UMSI researchers contribute to report on Team Science
As the number of authors on scientific publications grows, so does the realization that most research is a team effort. Now two University of Michigan researchers and a former UMSI professor have contributed to a new report from the National Science Foundation (NSF) that analyzes how to create the most effective scientific teams.
John L. King and James S. Jackson served as members of the committee appointed by the National Research Council to conduct the study and recommend ways to enhance the effectiveness of collaborative research. Judith S. Olson, professor emerita of the School of Information and currently a professor at UC-Irvine, also served on the committee.
King, the W.W. Bishop Professor of Information, is a former dean of the U-M School of Information and a former U-M vice provost. Jackson directs the U-M Institute for Social Research (ISR) and is the Daniel Katz Distinguished University Professor psychology and a professor health behavior and health education at the U-M School of Public Health.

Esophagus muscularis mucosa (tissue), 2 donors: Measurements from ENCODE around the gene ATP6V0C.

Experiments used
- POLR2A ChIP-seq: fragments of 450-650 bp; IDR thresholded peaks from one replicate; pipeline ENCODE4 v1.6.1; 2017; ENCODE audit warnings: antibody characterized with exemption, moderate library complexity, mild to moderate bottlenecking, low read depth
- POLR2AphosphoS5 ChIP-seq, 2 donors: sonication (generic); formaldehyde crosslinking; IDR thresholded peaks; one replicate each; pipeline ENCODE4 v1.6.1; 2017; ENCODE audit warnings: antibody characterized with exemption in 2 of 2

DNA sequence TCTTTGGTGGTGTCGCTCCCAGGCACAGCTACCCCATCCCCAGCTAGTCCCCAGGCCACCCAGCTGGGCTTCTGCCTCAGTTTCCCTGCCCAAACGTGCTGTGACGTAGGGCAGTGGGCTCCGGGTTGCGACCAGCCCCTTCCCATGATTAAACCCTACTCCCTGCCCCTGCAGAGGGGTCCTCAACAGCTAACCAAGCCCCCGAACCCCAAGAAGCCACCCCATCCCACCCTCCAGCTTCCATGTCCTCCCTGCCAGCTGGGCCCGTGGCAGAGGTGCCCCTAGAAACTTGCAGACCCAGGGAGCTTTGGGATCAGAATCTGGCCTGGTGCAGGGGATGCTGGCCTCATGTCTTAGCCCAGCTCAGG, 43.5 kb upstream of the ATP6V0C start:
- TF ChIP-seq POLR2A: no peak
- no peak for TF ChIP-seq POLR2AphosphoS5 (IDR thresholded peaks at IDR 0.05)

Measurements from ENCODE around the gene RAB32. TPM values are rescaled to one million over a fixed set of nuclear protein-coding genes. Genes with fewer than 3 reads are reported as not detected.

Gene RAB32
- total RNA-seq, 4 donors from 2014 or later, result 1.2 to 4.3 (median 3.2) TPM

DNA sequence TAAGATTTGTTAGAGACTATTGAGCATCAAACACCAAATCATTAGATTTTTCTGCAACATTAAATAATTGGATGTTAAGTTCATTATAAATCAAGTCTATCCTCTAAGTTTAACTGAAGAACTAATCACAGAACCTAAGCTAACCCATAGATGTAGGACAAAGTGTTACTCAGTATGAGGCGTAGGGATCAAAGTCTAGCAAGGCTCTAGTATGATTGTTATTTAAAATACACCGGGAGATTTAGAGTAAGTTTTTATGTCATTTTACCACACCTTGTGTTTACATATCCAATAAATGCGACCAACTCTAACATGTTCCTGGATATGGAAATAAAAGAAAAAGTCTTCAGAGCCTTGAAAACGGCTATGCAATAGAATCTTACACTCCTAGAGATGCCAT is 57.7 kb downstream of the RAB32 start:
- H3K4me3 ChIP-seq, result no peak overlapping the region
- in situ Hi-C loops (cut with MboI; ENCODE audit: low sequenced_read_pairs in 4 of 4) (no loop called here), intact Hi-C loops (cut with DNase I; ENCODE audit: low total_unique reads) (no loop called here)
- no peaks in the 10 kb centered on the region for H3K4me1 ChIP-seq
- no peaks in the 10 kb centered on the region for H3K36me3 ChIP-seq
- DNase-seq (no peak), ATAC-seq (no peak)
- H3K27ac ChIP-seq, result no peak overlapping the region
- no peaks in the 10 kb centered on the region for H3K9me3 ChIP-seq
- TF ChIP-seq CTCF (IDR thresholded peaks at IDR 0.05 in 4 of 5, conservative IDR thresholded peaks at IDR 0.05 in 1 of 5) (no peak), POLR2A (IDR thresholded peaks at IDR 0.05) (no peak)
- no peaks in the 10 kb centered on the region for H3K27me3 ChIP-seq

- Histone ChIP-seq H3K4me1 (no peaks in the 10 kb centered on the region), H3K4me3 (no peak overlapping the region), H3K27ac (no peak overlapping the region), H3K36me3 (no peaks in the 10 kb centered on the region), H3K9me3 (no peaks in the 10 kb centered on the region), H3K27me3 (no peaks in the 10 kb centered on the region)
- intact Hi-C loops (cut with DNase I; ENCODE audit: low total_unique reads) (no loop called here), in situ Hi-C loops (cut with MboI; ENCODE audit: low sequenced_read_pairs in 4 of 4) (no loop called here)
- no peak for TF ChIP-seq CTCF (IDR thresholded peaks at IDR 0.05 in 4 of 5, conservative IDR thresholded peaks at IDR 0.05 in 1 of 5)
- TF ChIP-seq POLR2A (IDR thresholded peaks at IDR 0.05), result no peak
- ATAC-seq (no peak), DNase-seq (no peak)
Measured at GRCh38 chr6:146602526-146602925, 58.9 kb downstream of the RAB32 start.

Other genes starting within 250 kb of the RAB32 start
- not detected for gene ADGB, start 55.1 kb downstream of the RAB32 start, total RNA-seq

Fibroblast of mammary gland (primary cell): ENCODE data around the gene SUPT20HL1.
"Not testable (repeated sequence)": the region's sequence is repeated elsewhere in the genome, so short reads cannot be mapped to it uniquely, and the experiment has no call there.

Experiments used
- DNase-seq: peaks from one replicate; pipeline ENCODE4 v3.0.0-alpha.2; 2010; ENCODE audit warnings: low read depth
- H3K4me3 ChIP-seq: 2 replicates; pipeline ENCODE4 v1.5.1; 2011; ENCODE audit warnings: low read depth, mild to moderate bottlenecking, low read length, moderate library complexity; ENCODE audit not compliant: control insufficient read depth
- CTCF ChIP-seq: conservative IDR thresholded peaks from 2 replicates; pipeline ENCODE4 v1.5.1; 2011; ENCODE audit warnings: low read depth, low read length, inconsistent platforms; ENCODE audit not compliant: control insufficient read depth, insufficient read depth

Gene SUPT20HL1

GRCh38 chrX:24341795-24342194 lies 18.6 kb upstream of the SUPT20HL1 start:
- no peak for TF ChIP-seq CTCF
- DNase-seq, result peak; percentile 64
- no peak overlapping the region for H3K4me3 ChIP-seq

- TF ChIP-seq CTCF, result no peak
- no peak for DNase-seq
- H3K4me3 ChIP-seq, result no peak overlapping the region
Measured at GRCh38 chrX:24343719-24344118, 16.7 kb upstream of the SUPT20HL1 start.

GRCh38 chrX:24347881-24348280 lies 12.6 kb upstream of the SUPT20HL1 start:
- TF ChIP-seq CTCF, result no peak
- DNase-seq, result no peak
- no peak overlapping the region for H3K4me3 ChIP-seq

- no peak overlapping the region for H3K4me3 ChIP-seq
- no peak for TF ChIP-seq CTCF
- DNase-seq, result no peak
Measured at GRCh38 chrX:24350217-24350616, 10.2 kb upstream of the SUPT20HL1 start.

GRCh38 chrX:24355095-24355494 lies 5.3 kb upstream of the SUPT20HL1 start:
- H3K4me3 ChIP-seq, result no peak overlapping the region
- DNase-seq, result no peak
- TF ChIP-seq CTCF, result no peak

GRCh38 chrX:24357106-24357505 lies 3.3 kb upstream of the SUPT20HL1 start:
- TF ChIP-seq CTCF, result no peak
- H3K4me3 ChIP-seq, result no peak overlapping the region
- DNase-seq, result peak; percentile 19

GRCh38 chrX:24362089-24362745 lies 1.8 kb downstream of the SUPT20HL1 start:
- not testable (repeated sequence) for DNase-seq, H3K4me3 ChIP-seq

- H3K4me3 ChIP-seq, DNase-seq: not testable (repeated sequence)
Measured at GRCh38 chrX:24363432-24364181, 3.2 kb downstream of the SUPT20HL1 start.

The report, "Enhancing the Effectiveness of Team Science," synthesizes and integrates the available research to provide guidance on assembling and leading teams that often include researchers from different disciplines and different institutions. It also examines institutional and organizational structures and policies to support science teams and identifies areas where further research is needed to help science teams and groups achieve their goals.
“Research is now more collaborative than ever,” King said. “It will become more so due to the problems addressed and enabled by new technologies like the Internet and video conferencing. For example, 10,000 people collaborated to find the Higgs particle at CERN. Yet effective collaboration is held up by researchers not knowing how. This report uses research to say how by providing recommendations.”
The report, funded by Elsevier as well as the NSF, offers recommendations for science research agencies and policymakers, as well as for individual scientists, disciplinary associations, and research universities.
“This report is not the final word,” King said. “We just hope to accelerate progress. It's not only about technology; it's about information and people, too.”
The report is available to download or read online at the National Academies website.
The text of this story taken from the University of Michigan News Service post.